Yet somehow – and I’m assuming that somehow is the reputation that preceded Hapa – the room is busy, packed with young, curious couples and parties of Asian kids. The best reason to come is for West Coast seafood, which is far better than the room would suggest. There are scallops, prawns, sockeye, ahi tuna and mackerel, often fresher and better-handled than at all but the top city sushi joints, and at lower prices than you expect to pay. The aburi saba, or marinated mackerel, is a prime example.
The server brings a butane torch to the table, clicks it on and whisks the blue flame over the shimmering silver fillet. The flesh sizzles, its oils darken and deepen in flavour. Ten seconds later, it’s done. The fish is firm, sweet, gently meaty, its fats teased with flame into complex, candied, atomic-level tastes. They charge $9 for this, which is about half of what it’s worth.
Chopped fish figures prominently: scallops with mayo, flying-fish roe and scallion, as a dip with wonton chips; albacore in a sweet, teriyaki-like sauce, with rounds of garlic bread. It’s delicious heresy, balanced so the fish never gets entirely lost.
The daily sashimi plate is also superb. One night recently, it included some of the best raw scallop in the city: tender, buttery, untainted by the tinny flavour of tripolyphosphate, the preservative that most sushi-joint scallops are soaked in. There were dark-pink slices of superb sockeye salmon, plus albacore tuna and excellent prawns that were laid on a bed of ice that was lit Curaçao blue, from below, with an LED. The fish here is certified sustainable by OceanWise. This is no small deal.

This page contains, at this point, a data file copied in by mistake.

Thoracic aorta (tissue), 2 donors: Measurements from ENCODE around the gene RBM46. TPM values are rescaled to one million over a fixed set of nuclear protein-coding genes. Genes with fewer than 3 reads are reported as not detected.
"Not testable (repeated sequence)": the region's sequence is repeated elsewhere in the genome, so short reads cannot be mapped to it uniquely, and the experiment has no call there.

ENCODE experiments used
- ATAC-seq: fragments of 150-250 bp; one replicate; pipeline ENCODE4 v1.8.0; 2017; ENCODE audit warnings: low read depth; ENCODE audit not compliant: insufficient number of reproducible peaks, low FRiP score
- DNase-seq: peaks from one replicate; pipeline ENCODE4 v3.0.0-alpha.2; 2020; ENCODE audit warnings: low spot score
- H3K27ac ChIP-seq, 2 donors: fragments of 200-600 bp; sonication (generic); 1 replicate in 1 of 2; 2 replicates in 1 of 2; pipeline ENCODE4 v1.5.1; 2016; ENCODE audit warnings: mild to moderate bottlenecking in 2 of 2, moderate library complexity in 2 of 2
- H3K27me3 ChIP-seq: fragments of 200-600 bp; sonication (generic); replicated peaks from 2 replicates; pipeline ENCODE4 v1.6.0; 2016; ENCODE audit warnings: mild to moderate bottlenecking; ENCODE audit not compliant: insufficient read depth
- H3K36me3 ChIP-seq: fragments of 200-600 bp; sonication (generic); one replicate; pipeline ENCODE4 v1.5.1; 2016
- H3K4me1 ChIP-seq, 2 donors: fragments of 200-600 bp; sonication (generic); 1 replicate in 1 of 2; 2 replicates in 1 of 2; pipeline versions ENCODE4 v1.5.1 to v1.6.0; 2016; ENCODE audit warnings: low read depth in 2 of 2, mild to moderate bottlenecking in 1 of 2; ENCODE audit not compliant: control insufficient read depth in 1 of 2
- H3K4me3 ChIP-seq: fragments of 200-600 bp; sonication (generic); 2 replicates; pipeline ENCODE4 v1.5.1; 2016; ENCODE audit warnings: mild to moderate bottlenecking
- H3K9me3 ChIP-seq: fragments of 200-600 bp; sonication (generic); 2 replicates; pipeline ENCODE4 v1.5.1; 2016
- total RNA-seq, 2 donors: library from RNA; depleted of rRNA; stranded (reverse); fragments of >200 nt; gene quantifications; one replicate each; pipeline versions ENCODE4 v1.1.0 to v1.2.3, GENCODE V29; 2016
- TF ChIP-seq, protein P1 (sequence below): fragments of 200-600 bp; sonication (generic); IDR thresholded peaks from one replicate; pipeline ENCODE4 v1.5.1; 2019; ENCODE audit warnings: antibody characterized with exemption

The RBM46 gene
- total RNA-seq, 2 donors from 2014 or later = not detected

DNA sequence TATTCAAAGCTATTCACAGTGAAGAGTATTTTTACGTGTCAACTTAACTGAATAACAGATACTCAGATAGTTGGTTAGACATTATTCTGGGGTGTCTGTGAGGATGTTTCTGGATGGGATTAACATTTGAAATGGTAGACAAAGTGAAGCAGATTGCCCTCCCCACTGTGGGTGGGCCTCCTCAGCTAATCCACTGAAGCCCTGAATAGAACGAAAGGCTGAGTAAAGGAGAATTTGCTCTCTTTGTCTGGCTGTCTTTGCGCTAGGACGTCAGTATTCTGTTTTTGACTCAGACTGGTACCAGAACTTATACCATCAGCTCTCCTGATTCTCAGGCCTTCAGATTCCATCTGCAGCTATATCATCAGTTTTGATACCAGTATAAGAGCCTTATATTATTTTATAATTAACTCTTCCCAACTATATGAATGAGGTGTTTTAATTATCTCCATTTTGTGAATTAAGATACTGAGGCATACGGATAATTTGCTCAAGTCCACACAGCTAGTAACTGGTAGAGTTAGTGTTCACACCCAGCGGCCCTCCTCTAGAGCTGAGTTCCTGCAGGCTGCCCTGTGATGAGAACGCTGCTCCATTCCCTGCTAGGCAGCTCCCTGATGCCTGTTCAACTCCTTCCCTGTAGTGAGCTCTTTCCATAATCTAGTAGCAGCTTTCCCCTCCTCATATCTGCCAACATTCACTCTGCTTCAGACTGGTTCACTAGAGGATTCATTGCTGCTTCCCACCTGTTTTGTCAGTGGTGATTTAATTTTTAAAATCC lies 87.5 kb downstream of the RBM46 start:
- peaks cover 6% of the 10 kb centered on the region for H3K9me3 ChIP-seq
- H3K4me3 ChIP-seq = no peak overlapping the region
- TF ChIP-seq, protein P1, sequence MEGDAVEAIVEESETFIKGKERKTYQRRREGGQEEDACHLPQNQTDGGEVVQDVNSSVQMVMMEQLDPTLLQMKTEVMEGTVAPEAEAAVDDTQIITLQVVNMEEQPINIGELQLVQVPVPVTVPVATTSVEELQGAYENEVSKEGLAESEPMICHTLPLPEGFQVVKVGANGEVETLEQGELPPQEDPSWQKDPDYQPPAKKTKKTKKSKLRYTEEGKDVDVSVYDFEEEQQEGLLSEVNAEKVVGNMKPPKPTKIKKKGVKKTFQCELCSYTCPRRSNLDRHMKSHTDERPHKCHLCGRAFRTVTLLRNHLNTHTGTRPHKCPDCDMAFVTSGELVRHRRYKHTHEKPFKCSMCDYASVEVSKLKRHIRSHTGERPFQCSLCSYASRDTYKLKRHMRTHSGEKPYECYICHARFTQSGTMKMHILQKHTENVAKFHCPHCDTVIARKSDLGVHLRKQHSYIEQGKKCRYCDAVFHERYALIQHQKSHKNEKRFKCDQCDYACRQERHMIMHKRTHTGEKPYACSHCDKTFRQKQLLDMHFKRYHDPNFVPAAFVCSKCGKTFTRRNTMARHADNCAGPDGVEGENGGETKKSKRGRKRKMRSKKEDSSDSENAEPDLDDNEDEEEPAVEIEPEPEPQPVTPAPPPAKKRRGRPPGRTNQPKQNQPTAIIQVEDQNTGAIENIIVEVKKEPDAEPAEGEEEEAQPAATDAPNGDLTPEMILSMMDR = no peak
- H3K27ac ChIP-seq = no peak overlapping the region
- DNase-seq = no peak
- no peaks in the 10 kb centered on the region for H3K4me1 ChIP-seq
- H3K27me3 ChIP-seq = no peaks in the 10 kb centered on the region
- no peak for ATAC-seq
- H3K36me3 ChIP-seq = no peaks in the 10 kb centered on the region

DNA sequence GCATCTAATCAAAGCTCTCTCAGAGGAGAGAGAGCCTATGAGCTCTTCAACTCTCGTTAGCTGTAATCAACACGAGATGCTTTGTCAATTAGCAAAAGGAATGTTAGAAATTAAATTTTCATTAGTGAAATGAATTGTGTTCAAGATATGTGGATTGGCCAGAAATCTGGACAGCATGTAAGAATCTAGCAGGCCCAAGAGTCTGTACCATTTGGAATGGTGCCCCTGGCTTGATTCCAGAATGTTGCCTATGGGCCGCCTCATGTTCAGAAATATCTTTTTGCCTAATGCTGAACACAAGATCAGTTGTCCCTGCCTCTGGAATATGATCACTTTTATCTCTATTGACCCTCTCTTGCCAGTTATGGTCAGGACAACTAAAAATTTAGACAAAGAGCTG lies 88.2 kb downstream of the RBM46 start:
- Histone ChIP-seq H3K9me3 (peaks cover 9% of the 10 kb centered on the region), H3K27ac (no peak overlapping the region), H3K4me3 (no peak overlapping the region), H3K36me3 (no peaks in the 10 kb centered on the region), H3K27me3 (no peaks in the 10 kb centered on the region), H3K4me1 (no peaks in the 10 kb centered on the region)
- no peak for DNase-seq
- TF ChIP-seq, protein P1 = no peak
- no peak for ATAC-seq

But sashimi isn’t izakaya food, it’s sushi bar food. Where Hapa’s kitchen fails, and miserably at times, is with what should be an izakaya’s mainstays, its cooked dishes. The agedashi tofu – blocks of battered, fried tofu served with sweetened soy – is limp and tasteless, its pale golden shell as soft and uncrunchy as a wet cotton sweater. The hot wings are served at the edge of cold, and their coating’s mushy and sticky. A halibut taco comes wrapped in floury, synthetic-tasting grocery-store tortilla shells. They taste like a Six O’Clock Solution. The grilled squid is tough and flavourless.
The spicy pork ishi-yaki, a jumble of rice, vegetables, meat and miso served in a hot stone bowl, is very good, however, especially when the hot bowl bakes the rice to crusty brown, as are the gyoza, the chicken karaage, the baked sablefish, the pork-belly lettuce wraps. Yet dishes like these aren’t inventive or edgy or even all that much fun any longer: They’re a dime a dozen, widely available in other places without the sad-sack surroundings.
In the end, if you order wisely, it is possible to eat well here without spending huge amounts of money. But should you? That probably depends on your feelings about spandex and saketinis.
No stars: Not recommended.
* Good, but won't blow a lot of minds.
** Very good, with some standout qualities.
*** Excellent, well above average with few caveats, if any.
**** Extraordinary, memorable, original, with near-perfect execution.